For the '080 patent, the Federal Circuit agreed that TKT did not literally infringe because the reference in the claims to "amino acid sequence of FIG. 6" is limited to the exact 166 amino acid sequence depicted, despite a mistake discovered that Fig. 6 should have only 165 amino acids. The Federal Circuit remanded on doctrine of equivalents under Festo to allow Amgen to attempt to rebut the presumption of estoppel.

For the '698 patent, and for claim 7 of the '349 patent, the Federal Circuit vacated the district court's grant of summary judgment of noninfringement, finding that the district court improperly compared the accused device to a commercial embodiment, and remanded for proper comparison to the claims. For asserted claims 1, 3, 4, and 6 of the '349 patent, the Federal Circuit affirmed infringement of, rejecting TKT's argument under the reverse doctrine of equivalents. For the '422 patent, the Federal Circuit rejected TKT's interpretation of the claims as it would exclude a preferred embodiment of the patent, and thus the district court's finding of infringement was proper.

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Oakley, Inc. v. Sunglass Hut International, et al., No. 02-1132 (January 9, 2003).

Opinion by Lourie, joined by Newman and Dyk.

The Federal Circuit affirmed the decision of the United States District Court for the Central District of California granting a preliminary injunction in favor of Oakley concerning defendants’ (collectively, "Sunglass Hut") sunglass lenses that were likely to infringe Oakley’s U.S. Patent No. 5,054,902 ("the ‘902 patent"). The '902 patent is directed to a 3-layer sunglass lens that, due to an interference "differential effect" of light reflected from the lens, has a "vivid colored appearance."

The Federal Circuit assessed Oakley’s likelihood of success on the merits and made the following findings: (1) because patentee’s specification provided mathematical formula and values of differential effect that corresponded with the "vivid colored appearance," that term was not indefinite to one skilled in the art; (2) the USPTO twice allowed the ‘902 claims (once during prosecution of the original application and once during reissue) over the prior art Apfel patent, and thus the Apfel patent was not likely to anticipate the claims of the ‘902 patent; (3) Sunglass Hut’s declarations, submitted as evidence of prior art sales, were deficient and did not prove that the alleged sales anticipated the claims of the ‘902 patent; and (4) defendants’ other prior art arguments were unpersuasive. With respect to infringement, the Federal Circuit held that the structural similarity between the accused device and the patentee’s disclosed embodiments constituted indirect evidence of a sufficiently high differential effect, and the accused device was likely to infringe the ‘902 patent.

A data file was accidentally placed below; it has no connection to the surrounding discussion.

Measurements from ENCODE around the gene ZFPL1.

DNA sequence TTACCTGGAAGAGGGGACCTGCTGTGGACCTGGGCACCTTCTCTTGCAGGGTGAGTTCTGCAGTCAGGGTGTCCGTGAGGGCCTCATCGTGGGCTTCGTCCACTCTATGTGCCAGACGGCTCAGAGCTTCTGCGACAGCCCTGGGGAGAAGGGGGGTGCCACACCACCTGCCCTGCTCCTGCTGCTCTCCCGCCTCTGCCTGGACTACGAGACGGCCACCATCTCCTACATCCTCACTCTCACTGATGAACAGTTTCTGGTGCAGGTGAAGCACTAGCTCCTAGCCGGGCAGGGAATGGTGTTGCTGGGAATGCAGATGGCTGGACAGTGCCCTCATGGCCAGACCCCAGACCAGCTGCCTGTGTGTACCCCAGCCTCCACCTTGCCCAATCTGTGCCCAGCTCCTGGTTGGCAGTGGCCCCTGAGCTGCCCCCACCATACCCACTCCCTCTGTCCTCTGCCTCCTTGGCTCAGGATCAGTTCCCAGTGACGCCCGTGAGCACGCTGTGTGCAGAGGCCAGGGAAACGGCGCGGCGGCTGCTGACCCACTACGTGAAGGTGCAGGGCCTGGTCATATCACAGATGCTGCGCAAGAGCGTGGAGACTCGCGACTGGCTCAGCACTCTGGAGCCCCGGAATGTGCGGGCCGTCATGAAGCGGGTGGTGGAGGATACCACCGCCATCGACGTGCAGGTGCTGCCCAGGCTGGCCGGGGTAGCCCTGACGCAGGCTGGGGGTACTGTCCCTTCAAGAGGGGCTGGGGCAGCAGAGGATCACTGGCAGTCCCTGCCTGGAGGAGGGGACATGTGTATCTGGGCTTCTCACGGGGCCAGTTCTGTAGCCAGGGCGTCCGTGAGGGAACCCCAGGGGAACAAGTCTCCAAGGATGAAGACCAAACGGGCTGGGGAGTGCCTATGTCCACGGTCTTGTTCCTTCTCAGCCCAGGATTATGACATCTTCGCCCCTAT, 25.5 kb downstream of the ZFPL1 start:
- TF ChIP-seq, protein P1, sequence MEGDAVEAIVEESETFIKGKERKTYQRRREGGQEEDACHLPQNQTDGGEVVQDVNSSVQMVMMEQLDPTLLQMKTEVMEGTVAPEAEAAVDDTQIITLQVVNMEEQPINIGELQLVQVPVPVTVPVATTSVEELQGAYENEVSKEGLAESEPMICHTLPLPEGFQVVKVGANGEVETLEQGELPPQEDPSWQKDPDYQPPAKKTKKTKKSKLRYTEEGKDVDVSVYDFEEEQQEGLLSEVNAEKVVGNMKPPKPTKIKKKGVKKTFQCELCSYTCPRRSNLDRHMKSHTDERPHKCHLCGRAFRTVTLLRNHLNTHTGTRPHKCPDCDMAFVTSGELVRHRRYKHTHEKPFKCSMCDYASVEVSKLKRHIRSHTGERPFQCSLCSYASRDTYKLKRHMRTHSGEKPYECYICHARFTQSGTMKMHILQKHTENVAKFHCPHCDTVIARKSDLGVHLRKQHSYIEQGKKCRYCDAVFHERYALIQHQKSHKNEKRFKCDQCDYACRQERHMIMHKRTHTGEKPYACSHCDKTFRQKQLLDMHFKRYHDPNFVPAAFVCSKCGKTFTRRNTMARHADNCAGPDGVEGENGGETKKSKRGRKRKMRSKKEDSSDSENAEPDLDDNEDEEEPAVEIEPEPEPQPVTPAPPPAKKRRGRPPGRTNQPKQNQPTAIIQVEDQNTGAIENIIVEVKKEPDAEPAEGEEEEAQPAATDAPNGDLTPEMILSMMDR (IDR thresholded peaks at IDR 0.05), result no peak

Because Oakley made a sufficiently strong showing of likelihood of success on the merits, the Federal Circuit held that Oakley was entitled to a presumption of irreparable harm. The Court also found that the balance of hardships favored Oakley.

Sunglass Hut also argued that the wording of the issued injunction was indefinite under Fed. R. Civ. P. § 65(d). Having reviewed the record, the Federal Circuit found that Sunglass Hut understood the scope of the injunction. As a result, the Federal Circuit did not find legal error in the district court’s wording of the preliminary injunction.



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The following is a review of Federal Circuit intellectual property cases decided the week ending January 17, 2003.


Plant Genetic Systems, N.V., et. al., v. Dekalb Genetics Corp., No. 02-1011 (January 13, 2003). Opinion by Michel, joined by Newman and Prost.

The district court found some claims of a transgenic plant cell patent invalid for lack of enablement and others not infringed. The patent lacked enablement because undue experimentation was required at the time of the experiment to practice the claimed stable gene transformation for monocot cells. Whether the patent was pioneering or not was irrelevant to the lack of enablement inquiry. The other claims of the patent were not infringed because the accused infringer's cells were monocot, i.e. corn, while the prosecution history and the ordinary and objective meaning of those claims limited them to dicots, i.e. tomatoes, potatoes, and tobacco. The Federal Circuit affirmed both of the district court's holdings and the all of the reasoning therefor.